Getting lost isn’t something I have a hard time doing. If an advanced degree or even a certificate program were offered in the art and science of losing one’s way, I would have been properly accredited long ago. Even with the assistance of a GPS device in my rental car, that’s where I found myself once again, in the warm embrace of not knowing where I was, trying to divine my way to Port Douglas in Queensland’s tropical north. I left Cairns early in the morning, partly to get a jump-start on the day and partly to just leave Cairns. While I didn’t have any particular issues with the city per se, we just didn’t click and I was excited to see what was in store for me as I drove up Queensland’s long and beautiful coast to the relaxed town of Port Douglas.
I find beach communities, no matter where they are in the world, to be odd places. Even in the most beautiful of places they err on the side of tacky and cheap and while nicer, more luxurious experiences are available, it’s amidst the rabble of t-shirt shops and bars selling alcohol by the boot full. That’s what Cairns was like for me and I honestly anticipated that Port Douglas would be similar, why wouldn’t it be? I was thankfully wrong and by the end of my time in the Tropical North, Port Douglas became a town I not only tolerated, but came to love in a short few days.
The Tropical North of Queensland is a vast area characterized by the state’s greatest attributes, the rainforest and the reef. The ancient Daintree Rainforest runs the length of the northern reaches of the state, right next to the beach in most cases. It’s from those beaches where thousands access the massive Great Barrier Reef every year, giving rise to the slogan Rainforest to Reef. It’s more than a clever tourism saying though; it’s the truth and is just one attribute that makes traveling around the Tropical North so much fun. For me that enjoyment started almost as soon as I left Cairns, passing by near perfect stretches of sandy beaches, stopping off along the way to pinch myself that these were just the “ok” beaches in the hierarchy of Queensland’s tropical retreats. Anywhere else in the world, and they’d be tourist destinations in their own right instead of rest stop backdrops. It was a peaceful and pleasant drive, and just reinforced my belief that renting a car in Australia isn’t just nice, it’s a necessity if you really want to get out and explore.
It’s also a short drive from Cairns to Port Douglas, about an hour – more if you stop frequently as I did. The plan was to spend some time getting to know Port Douglas, grab some lunch and then drive to my final destination for the day, the luxury retreat in the jungle – the Silky Oaks Lodge. It was a good plan, it made sense to me and I was excited to see more of the state. Then I got lost. Not any type of lost though, I was technically in Port Douglas, where I was supposed to be but trapped in what can only be called round-about blindness. I was stuck meandering through suburbs of vacation homes and rentals, one bad round-about decision leading to yet another until it became a cascading effect, leaving me in the city where I wanted to be, but not any where I needed to be.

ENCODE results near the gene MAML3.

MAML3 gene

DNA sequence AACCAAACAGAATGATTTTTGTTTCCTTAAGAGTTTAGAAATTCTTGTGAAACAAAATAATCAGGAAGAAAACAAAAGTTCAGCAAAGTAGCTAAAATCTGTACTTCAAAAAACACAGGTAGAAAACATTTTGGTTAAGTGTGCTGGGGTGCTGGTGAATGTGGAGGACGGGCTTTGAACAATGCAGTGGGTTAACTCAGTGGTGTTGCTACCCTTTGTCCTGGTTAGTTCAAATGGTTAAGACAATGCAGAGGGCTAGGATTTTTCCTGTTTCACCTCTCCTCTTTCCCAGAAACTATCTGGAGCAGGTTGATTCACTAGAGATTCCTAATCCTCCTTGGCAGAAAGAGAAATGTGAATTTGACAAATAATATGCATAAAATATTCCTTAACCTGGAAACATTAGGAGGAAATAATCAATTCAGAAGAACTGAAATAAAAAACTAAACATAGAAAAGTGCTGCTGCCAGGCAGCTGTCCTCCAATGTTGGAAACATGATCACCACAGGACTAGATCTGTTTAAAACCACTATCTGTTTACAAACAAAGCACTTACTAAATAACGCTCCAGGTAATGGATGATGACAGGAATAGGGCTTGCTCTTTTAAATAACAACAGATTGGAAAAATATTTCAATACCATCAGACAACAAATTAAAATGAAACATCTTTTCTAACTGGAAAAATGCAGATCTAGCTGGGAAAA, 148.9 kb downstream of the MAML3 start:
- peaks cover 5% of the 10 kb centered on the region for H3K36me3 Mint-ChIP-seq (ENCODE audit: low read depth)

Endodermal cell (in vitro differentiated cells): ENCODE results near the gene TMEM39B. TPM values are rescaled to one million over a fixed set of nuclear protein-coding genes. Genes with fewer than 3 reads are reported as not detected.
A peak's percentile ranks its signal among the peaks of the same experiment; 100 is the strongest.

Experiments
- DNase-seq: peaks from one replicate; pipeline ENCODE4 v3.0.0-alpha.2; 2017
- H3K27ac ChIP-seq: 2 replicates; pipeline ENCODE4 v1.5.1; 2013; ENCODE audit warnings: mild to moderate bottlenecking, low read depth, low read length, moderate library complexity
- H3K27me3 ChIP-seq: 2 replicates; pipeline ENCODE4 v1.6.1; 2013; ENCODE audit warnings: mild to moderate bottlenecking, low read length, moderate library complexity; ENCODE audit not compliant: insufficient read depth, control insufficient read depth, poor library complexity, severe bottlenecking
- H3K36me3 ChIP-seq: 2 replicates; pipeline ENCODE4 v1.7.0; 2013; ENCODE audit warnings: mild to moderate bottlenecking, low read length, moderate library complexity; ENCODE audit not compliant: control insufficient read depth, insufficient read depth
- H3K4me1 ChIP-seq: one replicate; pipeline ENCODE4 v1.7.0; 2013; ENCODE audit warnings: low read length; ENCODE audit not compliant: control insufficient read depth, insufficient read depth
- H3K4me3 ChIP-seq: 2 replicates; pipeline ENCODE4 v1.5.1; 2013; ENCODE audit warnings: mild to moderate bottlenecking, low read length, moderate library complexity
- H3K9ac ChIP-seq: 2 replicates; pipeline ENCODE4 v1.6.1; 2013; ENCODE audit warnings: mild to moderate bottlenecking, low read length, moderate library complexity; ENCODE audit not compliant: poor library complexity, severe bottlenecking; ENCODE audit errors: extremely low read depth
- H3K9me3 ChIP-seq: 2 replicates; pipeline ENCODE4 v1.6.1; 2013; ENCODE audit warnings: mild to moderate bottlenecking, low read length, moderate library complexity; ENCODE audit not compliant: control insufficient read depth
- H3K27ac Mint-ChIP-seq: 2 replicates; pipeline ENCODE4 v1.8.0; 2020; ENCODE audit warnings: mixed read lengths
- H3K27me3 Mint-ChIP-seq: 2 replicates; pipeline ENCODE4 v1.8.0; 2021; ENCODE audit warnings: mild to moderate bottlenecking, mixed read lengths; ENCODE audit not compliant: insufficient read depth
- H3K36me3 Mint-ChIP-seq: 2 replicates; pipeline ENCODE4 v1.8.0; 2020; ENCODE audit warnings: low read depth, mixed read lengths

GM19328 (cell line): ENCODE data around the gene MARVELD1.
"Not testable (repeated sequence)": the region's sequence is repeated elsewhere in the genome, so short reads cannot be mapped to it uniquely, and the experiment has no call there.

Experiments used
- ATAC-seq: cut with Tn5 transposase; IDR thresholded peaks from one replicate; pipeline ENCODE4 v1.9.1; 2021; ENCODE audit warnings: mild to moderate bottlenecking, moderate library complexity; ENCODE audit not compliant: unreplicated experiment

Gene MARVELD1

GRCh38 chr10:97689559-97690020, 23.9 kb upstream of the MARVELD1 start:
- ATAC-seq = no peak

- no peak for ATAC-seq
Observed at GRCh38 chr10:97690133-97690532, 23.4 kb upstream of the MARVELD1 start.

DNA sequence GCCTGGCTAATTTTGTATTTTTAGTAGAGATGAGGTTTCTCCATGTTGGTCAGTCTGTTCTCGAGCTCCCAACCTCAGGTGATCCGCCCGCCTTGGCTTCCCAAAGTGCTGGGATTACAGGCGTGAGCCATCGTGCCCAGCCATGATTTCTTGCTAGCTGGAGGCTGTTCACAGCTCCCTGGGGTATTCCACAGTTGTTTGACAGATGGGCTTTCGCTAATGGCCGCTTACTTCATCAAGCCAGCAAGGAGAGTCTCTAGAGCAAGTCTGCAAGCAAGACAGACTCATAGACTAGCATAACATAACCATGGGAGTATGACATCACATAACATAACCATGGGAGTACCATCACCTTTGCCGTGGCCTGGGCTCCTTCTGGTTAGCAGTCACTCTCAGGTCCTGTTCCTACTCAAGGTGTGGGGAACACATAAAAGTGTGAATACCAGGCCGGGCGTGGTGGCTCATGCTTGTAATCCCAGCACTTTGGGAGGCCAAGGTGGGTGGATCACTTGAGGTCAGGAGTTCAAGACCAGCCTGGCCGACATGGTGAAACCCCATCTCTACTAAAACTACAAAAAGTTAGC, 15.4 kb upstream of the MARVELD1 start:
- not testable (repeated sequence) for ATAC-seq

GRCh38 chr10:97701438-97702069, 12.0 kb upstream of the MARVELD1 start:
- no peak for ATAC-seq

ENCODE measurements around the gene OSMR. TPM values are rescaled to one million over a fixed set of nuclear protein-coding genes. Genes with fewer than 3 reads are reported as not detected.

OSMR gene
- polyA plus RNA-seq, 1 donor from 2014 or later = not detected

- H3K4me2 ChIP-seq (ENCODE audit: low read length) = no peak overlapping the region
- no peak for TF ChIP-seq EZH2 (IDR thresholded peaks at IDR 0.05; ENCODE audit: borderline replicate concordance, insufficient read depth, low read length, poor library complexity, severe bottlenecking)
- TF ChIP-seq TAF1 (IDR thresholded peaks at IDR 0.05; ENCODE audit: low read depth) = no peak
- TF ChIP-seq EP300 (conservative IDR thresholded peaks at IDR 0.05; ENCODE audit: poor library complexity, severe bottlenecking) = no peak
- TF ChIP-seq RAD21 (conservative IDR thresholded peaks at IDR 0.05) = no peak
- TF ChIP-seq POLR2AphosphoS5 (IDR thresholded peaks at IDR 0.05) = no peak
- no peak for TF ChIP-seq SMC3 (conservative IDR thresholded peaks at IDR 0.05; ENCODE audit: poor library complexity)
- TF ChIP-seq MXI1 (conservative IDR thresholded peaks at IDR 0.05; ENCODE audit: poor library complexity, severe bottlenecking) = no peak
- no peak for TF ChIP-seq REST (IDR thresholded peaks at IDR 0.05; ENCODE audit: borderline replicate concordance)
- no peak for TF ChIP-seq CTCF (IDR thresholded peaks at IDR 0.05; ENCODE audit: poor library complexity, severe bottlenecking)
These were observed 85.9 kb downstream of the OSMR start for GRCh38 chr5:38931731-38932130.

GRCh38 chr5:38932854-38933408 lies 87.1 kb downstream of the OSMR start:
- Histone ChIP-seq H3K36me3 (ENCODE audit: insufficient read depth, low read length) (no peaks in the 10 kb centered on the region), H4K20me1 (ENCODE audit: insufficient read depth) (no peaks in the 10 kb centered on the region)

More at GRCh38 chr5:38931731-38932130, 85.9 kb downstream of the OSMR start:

Eventually, following the aroma of suntan lotion and fried food, I discovered by chance the main street of downtown Port Douglas and immediately I knew that this was no Cairns. The leafy street was full of shops and restaurants, sure, but not in the gaudy way that I found in Cairns. No strip clubs or casinos dotted the landscape, instead I slowly drove past high-end boutiques, lovely cafes shaded by large trees and a lot of people meandering along the sidewalk, grins permanently affixed to their faces. I had found my people, I was in yuppie heaven and I couldn’t have been happier.
Like so many other Australian towns, Port Douglas begun life in the 19th century when gold was found nearby. Life fluctuated in this small town over the years, but by the 1960s it was little more than a nicely situated fishing village. Then, in the 1980s and ‘90s, some smart developers realized the potential and starting to invest in hotels and infrastructure eventually evolving to the great beachside retreat it is today. The active heart of the community is Four Mile Beach stretching from rocky headlands, it’s a massively wide beach and is one of the main reasons why people visit in the first place. But I barely stepped foot onto that beautiful beach. No, instead I was much more interested in the town and community itself.